The semantics of the debate are important as several people have noted. Many of the anti-choice people in the US like to call us pro-choice folk pro-abortion. I am not pro-abortion; I am pro-choice. I also consider myself pro-life in the wide sense of that term (quality of life, health care for all, eradication of poverty). I think anti-choice and pro-choice are the most accurate terms and those are the ones I use most often.
Amanda and MRD and others - thanks. I can see that you're right that some will disagree that one thing necessarily implies the other, so accept what you've said about the 'therefore' Amanda, and also I can see that 'people in favour of abortion' is kind of lazy, maybe misleading shorthand, so apologies for that too. It should have been more like people in favour of having abortion available as a choice.
I don't agree with Scone that my position should be termed anti-choice though, any more than the idea that the other view should be called pro-abortion though - I am just as in favour of wider aspects of choice (e.g. that a woman should have complete choice over if and when she has sex, over what kind of contraception should be used etc) but not the particular option of being able to choose an abortion, just as Scone is in favour of the wider aspects of life, without sharing the particular view that the right of an embryo/foetus/unborn child to life trumps other rights.
But anyway, I'm sorry for taking the conversation a bit off topic, and thanks again for sensible and measured reactions to my post too.
But you're anti these choices. Whereas none of us is pro-abortion.
They're not parallels.
I appreciate you coming back to discuss it, but I do honestly believe what I'm saying here, I'm not just nit-picking.
What a truly inspiring woman. Pllleeeeeaaassse can you get her on for a web chat?
Never mind a web chat, Nicholas Parsons needs to get her on Just a Minute pronto
I think the 'if you don't like abortion, don't have one' line is entirely valid. It's a direct, simple and clear expression of the belief that each of us is in charge of our own bodies. It's not down to me to stop you doing whatever the hell you like, or your Mum, or your MP, or your priest. I happen not to be terribly keen on tattoos or piercing, but it's no business of mine to stop anyone else having these things if they wish.
Sephy- don't think anyone would disagree with you that ideally, there would be no unwanted pregnancies - each and every one would be conceived with the full intention of conceiving, and in love. And that in addition to being wanted, all pregnancies would be healthy, viable, and pose no risk to the mother's health. In such a world, there would be no need for abortion.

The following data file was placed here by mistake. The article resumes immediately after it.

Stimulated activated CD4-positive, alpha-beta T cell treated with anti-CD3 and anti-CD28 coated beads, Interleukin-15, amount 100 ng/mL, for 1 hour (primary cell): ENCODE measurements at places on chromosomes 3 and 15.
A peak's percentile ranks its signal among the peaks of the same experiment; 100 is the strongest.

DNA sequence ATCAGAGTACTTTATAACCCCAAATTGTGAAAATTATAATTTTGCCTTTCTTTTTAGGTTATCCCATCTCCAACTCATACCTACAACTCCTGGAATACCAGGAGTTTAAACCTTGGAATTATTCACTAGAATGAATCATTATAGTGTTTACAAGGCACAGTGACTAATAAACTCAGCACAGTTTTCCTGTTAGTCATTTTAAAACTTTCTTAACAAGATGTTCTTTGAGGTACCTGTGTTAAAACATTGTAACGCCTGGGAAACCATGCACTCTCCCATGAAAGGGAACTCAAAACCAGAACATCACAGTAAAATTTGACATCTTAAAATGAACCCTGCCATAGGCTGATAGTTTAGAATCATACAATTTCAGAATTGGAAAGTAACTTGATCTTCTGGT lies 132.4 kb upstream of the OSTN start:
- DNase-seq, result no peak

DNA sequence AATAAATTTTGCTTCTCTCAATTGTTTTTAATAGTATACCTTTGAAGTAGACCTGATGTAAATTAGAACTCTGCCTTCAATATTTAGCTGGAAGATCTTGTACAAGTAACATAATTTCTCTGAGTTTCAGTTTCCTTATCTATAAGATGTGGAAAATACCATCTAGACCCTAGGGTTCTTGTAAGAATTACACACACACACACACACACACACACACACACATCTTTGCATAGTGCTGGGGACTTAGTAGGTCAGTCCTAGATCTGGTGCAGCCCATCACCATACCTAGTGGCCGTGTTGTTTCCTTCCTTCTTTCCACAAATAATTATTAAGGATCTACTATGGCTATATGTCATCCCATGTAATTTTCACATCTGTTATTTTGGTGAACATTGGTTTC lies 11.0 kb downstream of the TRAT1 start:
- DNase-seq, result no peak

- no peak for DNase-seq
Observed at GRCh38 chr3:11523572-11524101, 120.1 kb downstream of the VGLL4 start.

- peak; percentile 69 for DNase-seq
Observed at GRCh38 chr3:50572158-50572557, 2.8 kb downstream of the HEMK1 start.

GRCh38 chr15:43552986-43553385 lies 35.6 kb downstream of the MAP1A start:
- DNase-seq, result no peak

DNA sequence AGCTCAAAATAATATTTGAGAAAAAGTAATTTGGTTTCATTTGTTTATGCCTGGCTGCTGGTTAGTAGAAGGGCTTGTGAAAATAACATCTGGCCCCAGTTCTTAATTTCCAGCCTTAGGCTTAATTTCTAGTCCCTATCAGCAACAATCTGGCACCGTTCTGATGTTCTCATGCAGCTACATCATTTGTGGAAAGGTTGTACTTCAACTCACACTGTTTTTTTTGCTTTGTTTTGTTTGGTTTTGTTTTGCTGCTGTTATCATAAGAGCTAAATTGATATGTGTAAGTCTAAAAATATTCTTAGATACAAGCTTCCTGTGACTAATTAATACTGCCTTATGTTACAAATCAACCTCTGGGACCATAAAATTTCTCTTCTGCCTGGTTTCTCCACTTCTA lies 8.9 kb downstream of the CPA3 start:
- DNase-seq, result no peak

However, the realities are:
Women are sometimes raped
Contraceptives sometimes fail
Foetuses are sometimes not healthy
A continuing pregnancy will sometimes damage a woman's physical or mental health.
For all these reasons and more, abortion must remain available.
No-one can know or judge except the pregnant woman whether her life would be changed in a way which is unacceptable to her by the arrival of a baby. There are already too many children in the world. Pregnancy and childbirth is not easy nor risk-free so "oh, just have the baby adopted" is no ideal solution. And no-one should have parenthood forced upon them, for the sake of the child as much as the adult.
At the end of the day, every woman deserves complete autonomy over what happens to her body. You give the examples of slavery and abuse in comparison to abortion. And I agree that in all three cases, damage is done to the second party. However, here is where your argument falls down; the slave owner and the abuser maintain their bodily autonomy. They are not at risk, they are not fundamentally changed - physically, mentally, financially - by the act of owning a slave or being abusive. The pregnant women is at risk. And IMO, her right to decide to mitigate that risk by ending that pregnancy remains her absolute right.
The very vast majority of abortions occur when the foetus is still just a bundle of cells with no concious thought, no sensations, no life beyond its very basic definition. They lose nothing except the potential of what they would become, same as every unfertilised egg and sperm, and the millions of fertilised eggs which are spontaneously aborted (around 1/3 of all fertilisation events) every year. The real live thinking, breathing, reasoning, socially and economically active, thriving adult woman stands to lose so much more. The foetus really is just a bunch of cells, albeit with great potential. The woman, however, is already infinitely more than just the incubator of those cells.
"Americans love freedom"
That is quite funny, but rather misguided.
I think that's probably why the blogger has 'irony' in the next bit!
Annie that's a fantastic post! <applauds>